Our working assumption is that all of these asset prices will respond to changes in $$\Delta Prob(BAT)_{t}$$, but that the response of the exchange rate is not large enough to generate complete pass-through, which would leave the other asset prices unaffected. In addition, our exercise requires that no other common shock to all three variables exists. For example, although the literature on commodity currencies suggests that oil prices and exchange rates might be correlated, the price spread between Brent and WTI oil should not be correlated with the exchange rate.

The model is estimated on daily data from November 1, 2016 to April 27, 2017. Our estimation sample begins a week before the November 2016 U.S. election to capture any effects from the election and the end of the sample is when the White House released its tax proposal, which did not include a BAT. Being such a short period limits the ability of other events to influence the regression.

Results

Table 1 shows the model estimates. As mentioned above, the value of $$\lambda_{S}$$, is the expected rate of appreciation conditional on passage. Therefore, the expected appreciation of the dollar in response to BAT becoming law would be about 8.6 percent. Such an estimate seems reasonable and is about half of the full response to a 20 percent BAT tax. The 90 percent confidence interval for $$\lambda_{S}$$ is from negative 5 to 22 percent. This confidence interval does include full appreciation; so we cannot reject the null hypothesis that the exchange rate response would be complete. However, given the point estimate, a partial response seems a better estimate of market participants' views.

In addition, as mentioned before, the estimated value of $$\lambda_{S}$$ is conditional on the assumed value for $$\lambda_{x}$$, the effect of the BAT on oil price spread. We have assumed a value of $$\lambda_{x}$$ that could be on the high side. If the true value of $$\lambda_{x}$$ is smaller than we have assumed, then the true value of $$\lambda_{S}$$ will be smaller than we have estimated.

Table 1: Coefficient Estimates

Coefficient Estimate Standard Error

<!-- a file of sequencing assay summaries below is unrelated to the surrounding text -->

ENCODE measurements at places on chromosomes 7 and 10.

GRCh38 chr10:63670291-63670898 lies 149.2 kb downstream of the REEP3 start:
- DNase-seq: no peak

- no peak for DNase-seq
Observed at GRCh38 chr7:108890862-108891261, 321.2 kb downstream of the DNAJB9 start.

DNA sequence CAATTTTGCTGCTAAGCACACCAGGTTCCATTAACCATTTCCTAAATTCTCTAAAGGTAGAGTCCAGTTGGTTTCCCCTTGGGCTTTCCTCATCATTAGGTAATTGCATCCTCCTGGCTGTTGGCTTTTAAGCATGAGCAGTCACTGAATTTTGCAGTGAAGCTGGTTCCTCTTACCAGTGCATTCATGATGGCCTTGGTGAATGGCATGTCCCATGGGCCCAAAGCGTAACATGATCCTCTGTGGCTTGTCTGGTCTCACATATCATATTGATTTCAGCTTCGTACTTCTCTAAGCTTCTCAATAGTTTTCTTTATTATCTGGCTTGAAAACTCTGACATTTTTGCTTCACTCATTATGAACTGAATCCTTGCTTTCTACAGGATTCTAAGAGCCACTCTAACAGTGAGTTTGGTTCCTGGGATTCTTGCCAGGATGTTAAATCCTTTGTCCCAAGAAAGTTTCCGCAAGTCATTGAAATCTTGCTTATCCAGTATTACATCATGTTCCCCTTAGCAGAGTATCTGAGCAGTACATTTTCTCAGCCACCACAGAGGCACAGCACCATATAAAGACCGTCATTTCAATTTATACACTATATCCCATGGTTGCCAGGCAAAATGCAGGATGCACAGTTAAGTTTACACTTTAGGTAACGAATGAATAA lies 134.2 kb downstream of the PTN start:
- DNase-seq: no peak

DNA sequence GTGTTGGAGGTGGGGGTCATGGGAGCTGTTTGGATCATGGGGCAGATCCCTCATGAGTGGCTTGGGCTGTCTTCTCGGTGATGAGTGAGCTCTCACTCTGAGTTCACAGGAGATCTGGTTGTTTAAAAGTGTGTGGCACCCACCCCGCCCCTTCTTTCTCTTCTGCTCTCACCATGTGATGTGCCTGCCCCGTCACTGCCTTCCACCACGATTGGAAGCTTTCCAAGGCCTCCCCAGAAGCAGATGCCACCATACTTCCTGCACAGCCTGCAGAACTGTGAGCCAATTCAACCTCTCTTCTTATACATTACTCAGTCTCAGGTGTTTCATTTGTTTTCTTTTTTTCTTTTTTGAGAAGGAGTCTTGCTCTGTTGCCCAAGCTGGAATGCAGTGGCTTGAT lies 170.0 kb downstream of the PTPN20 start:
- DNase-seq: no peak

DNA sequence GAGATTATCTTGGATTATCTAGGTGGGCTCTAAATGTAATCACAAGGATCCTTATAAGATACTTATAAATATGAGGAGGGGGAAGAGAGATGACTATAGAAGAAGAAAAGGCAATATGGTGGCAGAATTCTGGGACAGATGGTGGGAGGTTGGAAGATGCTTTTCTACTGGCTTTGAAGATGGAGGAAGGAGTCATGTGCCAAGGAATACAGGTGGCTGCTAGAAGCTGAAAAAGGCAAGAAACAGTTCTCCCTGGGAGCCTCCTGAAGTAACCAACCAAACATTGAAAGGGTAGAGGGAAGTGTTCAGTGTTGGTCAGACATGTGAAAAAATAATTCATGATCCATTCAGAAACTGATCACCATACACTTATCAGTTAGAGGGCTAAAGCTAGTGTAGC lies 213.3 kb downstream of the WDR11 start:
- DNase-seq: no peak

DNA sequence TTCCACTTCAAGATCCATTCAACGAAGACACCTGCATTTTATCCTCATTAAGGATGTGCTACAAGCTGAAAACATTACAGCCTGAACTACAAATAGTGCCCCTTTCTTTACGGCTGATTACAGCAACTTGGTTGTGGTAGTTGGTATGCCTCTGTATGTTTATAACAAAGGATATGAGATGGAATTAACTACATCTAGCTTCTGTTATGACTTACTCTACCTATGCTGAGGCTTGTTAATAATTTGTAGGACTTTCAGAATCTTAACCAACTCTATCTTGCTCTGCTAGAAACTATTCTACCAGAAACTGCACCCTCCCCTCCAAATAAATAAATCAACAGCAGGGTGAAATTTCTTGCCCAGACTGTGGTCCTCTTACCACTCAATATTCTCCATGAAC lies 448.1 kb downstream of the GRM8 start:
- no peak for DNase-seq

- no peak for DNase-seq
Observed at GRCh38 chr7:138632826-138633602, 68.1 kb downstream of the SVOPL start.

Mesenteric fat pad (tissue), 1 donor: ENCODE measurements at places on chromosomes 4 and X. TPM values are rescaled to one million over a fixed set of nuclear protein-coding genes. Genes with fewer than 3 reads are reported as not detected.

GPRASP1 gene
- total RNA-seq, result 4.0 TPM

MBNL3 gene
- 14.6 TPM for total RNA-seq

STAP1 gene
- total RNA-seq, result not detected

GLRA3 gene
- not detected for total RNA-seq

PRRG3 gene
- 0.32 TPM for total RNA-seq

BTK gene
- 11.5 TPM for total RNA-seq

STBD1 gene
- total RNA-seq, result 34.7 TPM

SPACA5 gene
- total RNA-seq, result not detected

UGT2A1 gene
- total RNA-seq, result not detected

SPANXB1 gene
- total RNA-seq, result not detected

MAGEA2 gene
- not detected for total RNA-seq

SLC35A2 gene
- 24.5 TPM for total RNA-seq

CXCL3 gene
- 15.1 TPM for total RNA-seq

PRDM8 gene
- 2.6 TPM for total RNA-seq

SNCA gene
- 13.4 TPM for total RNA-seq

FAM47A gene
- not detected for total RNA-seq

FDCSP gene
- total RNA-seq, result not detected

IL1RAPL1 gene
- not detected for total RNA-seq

$$\phi$$ 0.116 0.484
$$\lambda_{S}$$ 0.086 0.071
$$\lambda_{x}$$ (Constrained) -0.042  
$$\lambda_{R}$$ -0.324 1.854

Figure 1 shows the estimated cumulative change in the probability of BAT passage since November 1, 2016. The probability of BAT passage peaked on March 7, 2017. Given our assumption of how much a BAT would affect the oil spread, the maximum increase in probability is 18 percentage points more likely than on November 1, 2016. The probability of BAT passage then steadily declines throughout the period leading up to the White House tax proposal announcement on April 26, 2017, thought it still remains 10 percentage points more likely than it was before the election.

Figure 1: Change in the Probability of BAT Passage Relative to November 1, 2016

Conclusion

Taken as a whole, the evidence suggests that the financial markets expected the dollar to appreciate only 8.6 percent in response to the proposed 20 percent BAT, and thus only partially insulate the economy from the effects of the BAT. It bears repeating that both the probability of BAT passage and the exchange rate response are estimated with some uncertainty. Moreover, at best we are only estimating what the markets think will happen. What actually happens could be different.

References

Auerbach, Alan J., Michael P. Devereux, Michael Keen, and John Vella, 2017 "Destination-Based Cash Flow Taxation" Oxford University Centre for Business Taxation WP 17/01; Oxford Legal Studies Research Paper No. 14/2017. http://dx.doi.org/10.2139/ssrn.2908158

Barbiero Omar, Emmanuel Farhi, Gita Gopinath and Oleg Itskhoki 2018, "The Macroeconomics of Border Taxes", NBER manuscript. http://papers.nber.org/conf_papers/f101756/f101756.pdf

Erceg, Christopher, Andrea Prestipino, and Andrea Raffo, 2018. "The Macroeconomic Effects of Trade Policy" Federal Reserve Board manuscript.

Linde, Jesper, and Andrea Pescatori 2017: "The Macroeconomic Effects of Trade Tariffs: Revisiting the Lerner Symmetry Result," CEPR Discussion Paper No. DP12534

 


1. When this note was being completed, Tessa Morrison was an Eranda Rothschild Foundation Junior Fellow at the Peterson Institute for International Economics (PIIE). Robert Vigfusson is an Assistant Director and Section Chief in the International Finance Division, Board of Governors of the Federal Reserve System, Washington DC 20551 U.S.A and can be reached at robert.j.vigfusson@frb.gov. The views expressed are solely the responsibility of the authors. These views are not a product of a PIIE project nor were they subject to PIIE review. These views should not be interpreted as reflecting the views of the Board of Governors of the Federal Reserve System or of any other person associated with the Federal Reserve System. Return to text

Please cite this note as:

Morrison, Tessa and Robert Vigfusson (2018). "BAT Signals from Asset Markets: Estimating the U.S. Dollar Response to a Destination-Based Cash Flow Tax," IFDP Notes. Washington: Board of Governors of the Federal Reserve System, October 2018., https://doi.org/10.17016/2573-2129.47.

Disclaimer: IFDP Notes are articles in which Board economists offer their own views and present analysis on a range of topics in economics and finance. These articles are shorter and less technically oriented than IFDP Working Papers.

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Last Update: October 23, 2018